The CFA will have a lot to answer for
if its pro evacuation policy goes wrong.
FireReady, 2012-2013 edition is all about leaving.
But though devoting
half its pages to this,
it has not one sentence
on how to do so safely.
Not one page on sheltering safely
- though doing so unsafely caused 27% of Black Saturday deaths-
Not one paragraph of how to defend safely.
And nothing on personal safety by being protective clothed.
Errors, inaccuracies and contradictions abound:
‘No house can withstand a fire on a Code Red day’ (p13). There is no evidence to prove this is right and plenty to prove it wrong. The evidence of one’s eyes of the many saved on Black Saturday and the evidence of scientific investigations.
‘Grassfire can surge at speeds of up to 45 km/h’ giving the impression of such a speed for the fire ‘which the world’s fastest man could not outrun (p4). The highest speed clocked for grassfires is 22 km/h . Expert evidence given at the Royal Commission was fire ‘pulses’ at that speed, but only ‘for about half a minute’.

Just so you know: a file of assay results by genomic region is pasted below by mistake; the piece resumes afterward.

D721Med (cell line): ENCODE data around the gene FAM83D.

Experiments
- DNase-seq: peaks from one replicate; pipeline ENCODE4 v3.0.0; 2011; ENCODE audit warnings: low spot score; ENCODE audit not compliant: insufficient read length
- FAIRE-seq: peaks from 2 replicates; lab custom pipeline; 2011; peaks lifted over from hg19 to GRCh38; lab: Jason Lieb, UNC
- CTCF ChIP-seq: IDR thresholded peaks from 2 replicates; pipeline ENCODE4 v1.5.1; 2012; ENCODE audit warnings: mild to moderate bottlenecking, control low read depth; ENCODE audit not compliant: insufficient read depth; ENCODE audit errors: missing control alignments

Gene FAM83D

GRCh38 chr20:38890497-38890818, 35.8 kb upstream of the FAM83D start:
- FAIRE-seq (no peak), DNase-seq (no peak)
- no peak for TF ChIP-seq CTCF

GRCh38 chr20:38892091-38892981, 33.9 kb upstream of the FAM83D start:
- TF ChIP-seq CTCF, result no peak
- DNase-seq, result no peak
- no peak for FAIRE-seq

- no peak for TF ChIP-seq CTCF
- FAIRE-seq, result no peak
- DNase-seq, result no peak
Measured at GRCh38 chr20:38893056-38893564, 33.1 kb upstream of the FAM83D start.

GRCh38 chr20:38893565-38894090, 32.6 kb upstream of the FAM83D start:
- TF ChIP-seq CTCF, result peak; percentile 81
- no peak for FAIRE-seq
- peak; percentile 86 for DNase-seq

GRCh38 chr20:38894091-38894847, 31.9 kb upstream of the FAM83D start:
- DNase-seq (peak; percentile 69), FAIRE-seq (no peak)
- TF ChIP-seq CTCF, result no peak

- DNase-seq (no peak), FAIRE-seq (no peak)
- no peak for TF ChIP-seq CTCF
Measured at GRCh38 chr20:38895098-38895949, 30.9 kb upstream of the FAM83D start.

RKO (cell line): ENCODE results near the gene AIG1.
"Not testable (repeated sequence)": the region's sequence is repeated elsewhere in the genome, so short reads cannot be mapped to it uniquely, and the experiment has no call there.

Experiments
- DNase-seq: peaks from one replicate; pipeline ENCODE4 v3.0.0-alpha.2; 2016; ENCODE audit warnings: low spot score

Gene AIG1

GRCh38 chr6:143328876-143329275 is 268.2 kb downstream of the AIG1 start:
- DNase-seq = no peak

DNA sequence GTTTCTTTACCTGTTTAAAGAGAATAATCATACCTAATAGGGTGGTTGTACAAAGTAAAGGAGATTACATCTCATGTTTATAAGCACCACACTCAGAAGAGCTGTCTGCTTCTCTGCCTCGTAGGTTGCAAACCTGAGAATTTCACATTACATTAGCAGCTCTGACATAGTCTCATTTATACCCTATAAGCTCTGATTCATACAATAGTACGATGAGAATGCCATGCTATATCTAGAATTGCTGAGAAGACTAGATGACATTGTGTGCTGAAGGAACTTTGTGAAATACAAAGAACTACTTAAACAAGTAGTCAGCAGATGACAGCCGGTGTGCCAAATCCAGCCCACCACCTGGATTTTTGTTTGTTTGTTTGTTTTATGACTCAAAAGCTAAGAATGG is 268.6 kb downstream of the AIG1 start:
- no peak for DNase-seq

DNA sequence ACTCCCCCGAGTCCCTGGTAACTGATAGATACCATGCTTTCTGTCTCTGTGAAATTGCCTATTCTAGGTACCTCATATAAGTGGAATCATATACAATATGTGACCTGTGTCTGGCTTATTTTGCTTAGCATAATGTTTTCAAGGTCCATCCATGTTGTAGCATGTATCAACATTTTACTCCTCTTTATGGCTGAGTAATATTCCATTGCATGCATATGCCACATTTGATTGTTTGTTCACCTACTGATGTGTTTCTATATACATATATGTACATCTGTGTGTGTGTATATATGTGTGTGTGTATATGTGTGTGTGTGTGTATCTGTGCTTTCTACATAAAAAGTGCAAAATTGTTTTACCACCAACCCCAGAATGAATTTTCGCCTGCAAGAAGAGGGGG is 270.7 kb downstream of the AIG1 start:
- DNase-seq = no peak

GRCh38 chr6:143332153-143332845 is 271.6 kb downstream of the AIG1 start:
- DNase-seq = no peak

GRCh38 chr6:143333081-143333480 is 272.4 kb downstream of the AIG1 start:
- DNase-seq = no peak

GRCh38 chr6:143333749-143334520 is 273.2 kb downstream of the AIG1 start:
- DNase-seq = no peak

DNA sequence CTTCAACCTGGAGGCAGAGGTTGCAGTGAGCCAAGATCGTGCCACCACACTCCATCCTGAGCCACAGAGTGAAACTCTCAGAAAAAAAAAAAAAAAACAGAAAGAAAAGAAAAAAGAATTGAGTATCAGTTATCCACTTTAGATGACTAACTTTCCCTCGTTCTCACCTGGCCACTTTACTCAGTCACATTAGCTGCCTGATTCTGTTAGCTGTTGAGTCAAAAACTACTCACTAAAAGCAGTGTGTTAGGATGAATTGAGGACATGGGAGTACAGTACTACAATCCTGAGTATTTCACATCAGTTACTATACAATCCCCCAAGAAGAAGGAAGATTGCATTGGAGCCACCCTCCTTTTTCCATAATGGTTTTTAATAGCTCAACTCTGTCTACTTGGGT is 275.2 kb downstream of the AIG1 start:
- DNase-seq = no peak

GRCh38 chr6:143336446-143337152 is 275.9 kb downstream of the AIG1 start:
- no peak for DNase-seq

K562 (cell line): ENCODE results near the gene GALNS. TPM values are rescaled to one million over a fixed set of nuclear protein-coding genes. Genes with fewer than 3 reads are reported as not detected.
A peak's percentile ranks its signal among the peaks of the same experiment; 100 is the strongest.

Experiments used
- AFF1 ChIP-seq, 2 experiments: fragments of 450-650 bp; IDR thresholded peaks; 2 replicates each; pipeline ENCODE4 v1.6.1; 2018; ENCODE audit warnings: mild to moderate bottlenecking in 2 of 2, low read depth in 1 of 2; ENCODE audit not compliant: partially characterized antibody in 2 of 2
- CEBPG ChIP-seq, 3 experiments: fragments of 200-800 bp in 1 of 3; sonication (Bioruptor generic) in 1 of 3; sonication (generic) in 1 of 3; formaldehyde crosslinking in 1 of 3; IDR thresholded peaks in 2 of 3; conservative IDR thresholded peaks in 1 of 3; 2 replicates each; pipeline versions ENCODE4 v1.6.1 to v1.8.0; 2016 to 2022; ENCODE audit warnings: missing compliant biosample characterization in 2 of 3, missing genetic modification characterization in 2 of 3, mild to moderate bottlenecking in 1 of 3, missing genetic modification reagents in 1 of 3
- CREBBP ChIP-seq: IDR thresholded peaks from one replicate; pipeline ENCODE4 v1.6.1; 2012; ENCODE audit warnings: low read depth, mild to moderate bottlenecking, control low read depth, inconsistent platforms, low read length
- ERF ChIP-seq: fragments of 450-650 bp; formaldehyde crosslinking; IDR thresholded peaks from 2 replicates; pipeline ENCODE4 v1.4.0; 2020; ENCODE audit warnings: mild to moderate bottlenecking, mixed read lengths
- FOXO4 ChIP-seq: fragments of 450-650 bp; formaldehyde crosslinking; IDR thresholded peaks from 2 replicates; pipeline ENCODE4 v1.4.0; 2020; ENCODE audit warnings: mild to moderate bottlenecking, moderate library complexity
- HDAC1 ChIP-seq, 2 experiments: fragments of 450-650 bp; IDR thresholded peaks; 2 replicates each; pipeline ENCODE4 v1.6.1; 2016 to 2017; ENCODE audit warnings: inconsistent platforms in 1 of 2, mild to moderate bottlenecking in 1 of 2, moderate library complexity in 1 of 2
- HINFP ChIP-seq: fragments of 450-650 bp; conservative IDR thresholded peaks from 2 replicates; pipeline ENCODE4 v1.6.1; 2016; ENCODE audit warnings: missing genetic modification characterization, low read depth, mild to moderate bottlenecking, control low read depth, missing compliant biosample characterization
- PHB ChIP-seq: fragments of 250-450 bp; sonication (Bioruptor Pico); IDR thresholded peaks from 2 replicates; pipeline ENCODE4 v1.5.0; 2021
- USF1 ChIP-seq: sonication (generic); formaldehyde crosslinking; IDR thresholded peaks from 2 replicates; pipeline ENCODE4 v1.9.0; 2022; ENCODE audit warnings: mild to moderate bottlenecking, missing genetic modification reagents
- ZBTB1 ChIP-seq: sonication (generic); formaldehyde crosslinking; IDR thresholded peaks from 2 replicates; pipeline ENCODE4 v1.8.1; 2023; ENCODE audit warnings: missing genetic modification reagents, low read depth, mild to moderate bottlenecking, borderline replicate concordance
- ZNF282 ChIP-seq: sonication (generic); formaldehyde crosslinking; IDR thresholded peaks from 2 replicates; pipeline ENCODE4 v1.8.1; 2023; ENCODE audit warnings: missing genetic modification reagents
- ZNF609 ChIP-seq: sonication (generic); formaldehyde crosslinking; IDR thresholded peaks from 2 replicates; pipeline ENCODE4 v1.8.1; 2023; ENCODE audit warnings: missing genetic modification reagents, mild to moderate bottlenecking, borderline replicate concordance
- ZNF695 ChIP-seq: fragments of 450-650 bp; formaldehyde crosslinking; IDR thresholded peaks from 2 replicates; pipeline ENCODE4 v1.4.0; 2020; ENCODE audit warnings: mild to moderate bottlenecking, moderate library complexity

A ‘relocation kit’ should contain a ‘wool blanket’. People have died sheltering under blankets of mixed wool-synthetic. This must be a pure wool blanket.
‘You should only stay with your house if it is constructed to the highest levels to withstand a bushfire’ (p13). These ‘highest levels’ in the bushfire building regulations insist on brick cladding - yet look at all the shells of brick houses destroyed in every bushfire. They ignore the notorious roof/ceiling space and the material of internal wall linings that give off toxic gases when smouldering.
The pages are littered with panic phrases:
‘If you have to leave quickly’ (p5), ‘grab it (relocation kit) and go’ (p8), ‘get out quickly when it is time to go’ (ps8,10), ‘Where you can go if you have left it too late …’ (p15).
‘A fire has started spreading rapidly …make sure you know … where you can go…’
The fact is ‘People die trying to leave their homes at the last minute’. (p 6).
An oxymoron: ‘Evacuation will only be recommended if there is an imminent threat and evacuation can be undertaken safely’ (p16).
A conundrum: ‘If you have …only (one) exit route, what are you going to do is it is blocked by a fallen tree, livestock or powerlines’ (ps5, 14) (Not to mention cut off by a spot fire.) No matter how many exit routes you have, you can only be on one at a time – if you are blocked, the only solution is fly or dematerialize.